Experience with cyclosporine in adult living donor kidney transplantation: From 1984 to 2002 at Yonsei University

S. I. Kim, K. H. Kwon, K. H. Huh, J. H. Lee, Y. S. Kim, K. Park

Research output: Contribution to journalArticle

4 Citations (Scopus)

Abstract

Indications:Kidney graft rejection prophylaxis in 1900 patients undergoing living donor kidney transplantation.

Patients:1900 patients (1802 primary, 96 second, and 2 third transplants from 955 living related [LRD] and 945 living unrelated donor [LURD] including 73 swap donor [SD] transplantations; 1294 males, 606 females; aged 36.3 ± 11.6 years, range 2-69 years).

TypeofStudy:Experience with Sandimmun/Sandimmun Neoral-based immunosuppression in living donor kidney transplantation performed between April 1984 and December 2002 at Yonsei University. Open study.

DosageDuration:Until 1997: Sandimmun 2 mg/kg iv initiated in the evening 2 days pretransplant, then 4 mg/kg daily iv, given bid, until 3 days posttransplant. Since 1998: oral Neoral was initiated in the immediate postoperative period. Duration: up to 10 years.

Results:The overall actuarial 10-year patient and graft survival rates were 80.8% (n=1535) and 60.8% (n=1155), respectively. The degree of HLA match did not impact graft survival in LURD transplant recipients. All SD transplant patients are alive with functioning graft (Neoral 73, tacrolimus 17). 507 patients lost their grafts due to patients' death (n=191), rejection (n=227; 203 chronic, 24 acute), recurrent disease (n=24), poor compliance (n=21), or other reasons. The incidence of early acute rejection during the follow-up period was 29.8% (n=285) and 38.7% (n=366) among related and unrelated kidney transplant recipients, respectively, with a statistically significant difference. Among the 507 patients, 213 died. The most common cause of death was infection (42.7%; n=91) followed by cardiovascular accidents (23.9%; n=51). Multivariate Cox regression analyses showed that risk factors affecting graft survival were donor and recipient age, degree of HLA match and occurrence of an acute rejection episode.

AdverseEffects:Infection occurred in 91 patients, malignancy in 19, causing death.

AuthorsConclusions:In summary, long-term graft survival has been markedly improved after the introduction of CsA [cyclosporin A] as the main immunosuppressant in living donor kidney transplantation at our institution. HLA-identical LRD kidney transplantation demonstrates the best long-term graft survival, but we could achieve good long-term graft survival in LURD kidney transplantation comparable to that of HLA-haploidentical LRD KTXs [kidney transplantations] using CsA as the main immunosuppressive agent.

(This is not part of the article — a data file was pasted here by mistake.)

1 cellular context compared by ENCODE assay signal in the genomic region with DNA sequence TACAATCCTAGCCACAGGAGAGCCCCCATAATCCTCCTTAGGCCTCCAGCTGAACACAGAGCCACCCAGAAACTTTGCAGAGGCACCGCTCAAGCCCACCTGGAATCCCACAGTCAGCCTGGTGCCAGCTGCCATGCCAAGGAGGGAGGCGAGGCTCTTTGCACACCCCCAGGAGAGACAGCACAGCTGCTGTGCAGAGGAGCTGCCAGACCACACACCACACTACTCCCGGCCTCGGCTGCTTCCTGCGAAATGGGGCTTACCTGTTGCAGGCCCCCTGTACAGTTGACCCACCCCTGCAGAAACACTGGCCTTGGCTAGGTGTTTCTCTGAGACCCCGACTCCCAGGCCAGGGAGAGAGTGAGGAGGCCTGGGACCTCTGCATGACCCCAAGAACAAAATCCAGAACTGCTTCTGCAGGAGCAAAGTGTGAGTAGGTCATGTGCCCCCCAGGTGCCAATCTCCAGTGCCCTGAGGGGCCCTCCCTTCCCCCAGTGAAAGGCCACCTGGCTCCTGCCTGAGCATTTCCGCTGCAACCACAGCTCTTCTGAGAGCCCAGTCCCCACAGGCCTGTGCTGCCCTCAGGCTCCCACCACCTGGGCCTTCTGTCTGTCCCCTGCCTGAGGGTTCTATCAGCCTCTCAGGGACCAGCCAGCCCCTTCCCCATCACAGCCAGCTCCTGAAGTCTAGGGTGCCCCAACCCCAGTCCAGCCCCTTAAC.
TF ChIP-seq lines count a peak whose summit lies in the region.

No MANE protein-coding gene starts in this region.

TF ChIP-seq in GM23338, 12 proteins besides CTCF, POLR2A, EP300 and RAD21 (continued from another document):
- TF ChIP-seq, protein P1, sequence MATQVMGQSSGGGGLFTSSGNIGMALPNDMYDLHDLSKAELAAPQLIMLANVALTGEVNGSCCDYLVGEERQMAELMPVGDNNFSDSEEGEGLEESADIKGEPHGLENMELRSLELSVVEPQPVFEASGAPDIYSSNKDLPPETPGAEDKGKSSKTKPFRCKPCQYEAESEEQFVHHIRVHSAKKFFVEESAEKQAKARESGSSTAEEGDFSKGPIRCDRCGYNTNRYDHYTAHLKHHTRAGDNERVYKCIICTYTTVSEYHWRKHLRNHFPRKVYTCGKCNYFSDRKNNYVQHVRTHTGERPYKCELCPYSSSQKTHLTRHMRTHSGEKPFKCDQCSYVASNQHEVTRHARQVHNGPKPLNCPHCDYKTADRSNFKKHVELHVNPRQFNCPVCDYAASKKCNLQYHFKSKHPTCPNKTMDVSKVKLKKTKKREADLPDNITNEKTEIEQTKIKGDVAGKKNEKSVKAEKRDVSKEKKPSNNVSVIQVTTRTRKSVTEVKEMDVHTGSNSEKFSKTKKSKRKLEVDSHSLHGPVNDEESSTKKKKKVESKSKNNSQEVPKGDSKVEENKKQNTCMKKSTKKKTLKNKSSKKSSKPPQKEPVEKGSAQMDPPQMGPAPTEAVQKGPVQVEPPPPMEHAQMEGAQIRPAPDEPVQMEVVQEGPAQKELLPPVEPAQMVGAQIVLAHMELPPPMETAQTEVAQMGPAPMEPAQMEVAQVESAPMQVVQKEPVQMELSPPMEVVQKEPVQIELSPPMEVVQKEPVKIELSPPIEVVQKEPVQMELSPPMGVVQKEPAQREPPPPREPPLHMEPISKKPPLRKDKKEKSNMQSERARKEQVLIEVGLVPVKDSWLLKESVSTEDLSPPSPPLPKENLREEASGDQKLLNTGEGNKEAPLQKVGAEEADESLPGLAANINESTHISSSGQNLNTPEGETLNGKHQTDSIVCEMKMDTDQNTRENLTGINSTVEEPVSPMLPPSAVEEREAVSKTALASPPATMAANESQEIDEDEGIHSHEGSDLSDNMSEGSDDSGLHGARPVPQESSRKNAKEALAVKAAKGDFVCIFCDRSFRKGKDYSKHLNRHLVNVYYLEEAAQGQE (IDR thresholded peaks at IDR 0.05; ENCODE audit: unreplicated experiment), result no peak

FreeText:Between 1984-1997, patients received Sandimmun-based double-drug combination therapy as induction and maintenance immunosuppression. Since March 1995, all patients were switched from Sandimmun to Neoral . Since 1997, patients received triple-drug combination therapy including Neoral, mycophenolate mofetil 1-2 g daily and prednisone. Acute rejection episodes were first treated by high- dose methylprednislone pulse therapy. Steroid-resistant rejection was treated with antithymocyte globulin, antilymphocyte globulin or OKT3. After antirejection therapy, patients on double-drug therapy had azathioprine or mycophenolate mofetil added, and patients on triple-drug therapy had their Neoral or mycophenolate mofetil dose increased. Concomitant drugs: azathioprine, mycophenolate mofetil, prednisone, methylprednisolone (500 mg daily for 3 to 4 doses), 10-14 day course of antithymocyte globulin, antilymphocyte globulin, or OKT3. Whole blood Neoral trough levels were monitored by radioimmunoassay. Target blood trough levels were about 250 ng/mL and 150 ng/mL at 1 month and 1 year post-transplant, respectively. The diagnosis of rejection was based on the deterioration of graft function supplemented by Doppler ultrasound examination and/or graft biopsy.

Original languageEnglish
Pages (from-to)S186-S192
JournalTransplantation Proceedings
Volume36
Issue number2 SUPPL.
DOIs
Publication statusPublished - 2004 Mar

All Science Journal Classification (ASJC) codes

  • Surgery
  • Transplantation

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